Why Subject Specific Reciprocal Links Will Always Be Useful
It’s hard to believe it has been over two years since I wrote Link Building’s Cult Of Reciprocity over at SearchEngineLand. Reciprocal links remain a polarizing topic.
Most SEM’s who were anti-recip remain so, at least based on what I read on the blogs and columns. Among those who were for recips, I’ve read more than a couple change their position and state they are no longer of any value. Some continue to propose a “magic trigger” percentage exists that somehow turn your reciprocal links from good to bad in the eyes of the search engines.
Here’s an update to the original, with my current thoughts on reciprocal links in red.
There cannot be an absolute and the rules of reciprocity cannot be perfectly defined (in other words, if you tell me that if I go over 33% reciprocity with my inbound link profile, I will tell you that’s insane, besides being incorrect). Having a high reciprocity percentage is thought to be a red flag that the engines can use to devalue your links. The math is simple. If 100% of any site’s inbound links are reciprocal, then those links can’t really be trusted as an indicator of quality, because it could simply be a case of “you link to me and I’ll link to you” (this can and does happen, but it isn’t a quality specific occurrence. Great sites do it as do crappy sites. A great site that reciprocates links with other great sites does not harm itself in any way).
For some subjects, it is perfectly normal, almost expected, that the link reciprocity percentage should be extremely high, approaching 100%. The more nichified your subject matter, the more likely it is you will have a high RP (Reciprocity Percentage) with sites that have the same or similar subject matter.
Case in point? The Southeastern Bat Diversity Network, an organization with a goal to “conserve bats and their habitats in southeastern North America through collaborative research, education, and management.” Very noble indeed. I’ve always felt bats needed help.
If you take a look at other top sites within this subject area, you start to notice something. The other sites devoted to bats have a tendency to link back and forth to all the other sites devoted to bats. While this should not be surprising, many people miss a key point about what this means. Reciprocity link spam cannot be determined by a fixed number. A reciprocal links percentage cannot be set in stone. What’s reciprocally spammy for one topic is perfectly natural in another topic.
Study the backlinks to a few related sites, such as BasciallyBats.org, Batcon.org, BatResearchNews, and North American Symposium on Bat Research (NASBR), and you see that each of these sites tends to link to the other, and vice-versa. The reciprocal linking percentage across the top five sites is over 80%, and for the top three, it’s 100%. And this reciprocity percentage is perfectly natural, believable, and in no way an attempt to fool any algorithm or improve rank. These sites link to each other because they share the same passion for a very specific topic and want to make sure those people visiting and reading their content find the other sites about the same topic.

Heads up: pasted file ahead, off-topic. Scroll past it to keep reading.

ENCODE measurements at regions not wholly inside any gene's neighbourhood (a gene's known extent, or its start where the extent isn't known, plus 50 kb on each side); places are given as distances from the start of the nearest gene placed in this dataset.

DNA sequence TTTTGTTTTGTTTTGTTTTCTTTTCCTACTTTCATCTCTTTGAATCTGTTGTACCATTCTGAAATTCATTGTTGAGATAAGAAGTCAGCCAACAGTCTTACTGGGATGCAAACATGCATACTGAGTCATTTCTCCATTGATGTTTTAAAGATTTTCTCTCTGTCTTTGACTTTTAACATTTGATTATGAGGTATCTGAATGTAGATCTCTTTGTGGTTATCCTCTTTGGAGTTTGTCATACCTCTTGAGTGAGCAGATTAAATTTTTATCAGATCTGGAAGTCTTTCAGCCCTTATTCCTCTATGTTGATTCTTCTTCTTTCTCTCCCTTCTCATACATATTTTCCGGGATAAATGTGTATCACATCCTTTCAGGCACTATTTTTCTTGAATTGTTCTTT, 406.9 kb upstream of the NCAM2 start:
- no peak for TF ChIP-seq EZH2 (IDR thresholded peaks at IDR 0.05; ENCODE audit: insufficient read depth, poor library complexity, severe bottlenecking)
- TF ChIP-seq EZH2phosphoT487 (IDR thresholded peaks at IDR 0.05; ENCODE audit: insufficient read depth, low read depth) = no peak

Now, if I examined five or ten sites devoted to another (broader) subject and found the same 80% or higher reciprocity rate, that IS suspicious. For example, if the subject matter is NFL jerseys, where hundreds of sites fight for SEO supremacy, it would be an absolute red flag for the engines if we found any ten NFL jersey sites linking back and forth to each other with the same high RP as our bat example.
In fact, I’d argue that 80% reciprocity among a collection of NFL jersey sites was a signal they might just be operated by the same people. That’s the very definition of a link network and link spam, yet the reciprocity percentage was no different that my bat examples. The only difference was the subject matter.
Let’s rephrase and repeat that.
“…the reciprocity percentage was no different between my bat example and my NFL jersey example. The only difference was the subject matter”
Which brings me back to my disdain for absolutes. You simply cannot make any sort of absolute statement as to what constitutes reciprocal link spam. Nor can you say that reciprocal links are always good, always bad, always suspicious, always helpful. They are never any of these, and they are always all of these. What you have to do is look at each case, at each site, and recognize the logical natural linking potential and reciprocity tendencies.
It’s not rocket science either. Some of what you just read seems so obvious to us longtime link builders that it’s easy to forget. The cult of reciprocal links advocates and enemies would do well to call a truce and stop looking for absolutes, and start looking for illustrative examples to help each site know if, how, and when to implement reciprocal links properly, or at all.
Link well, friend.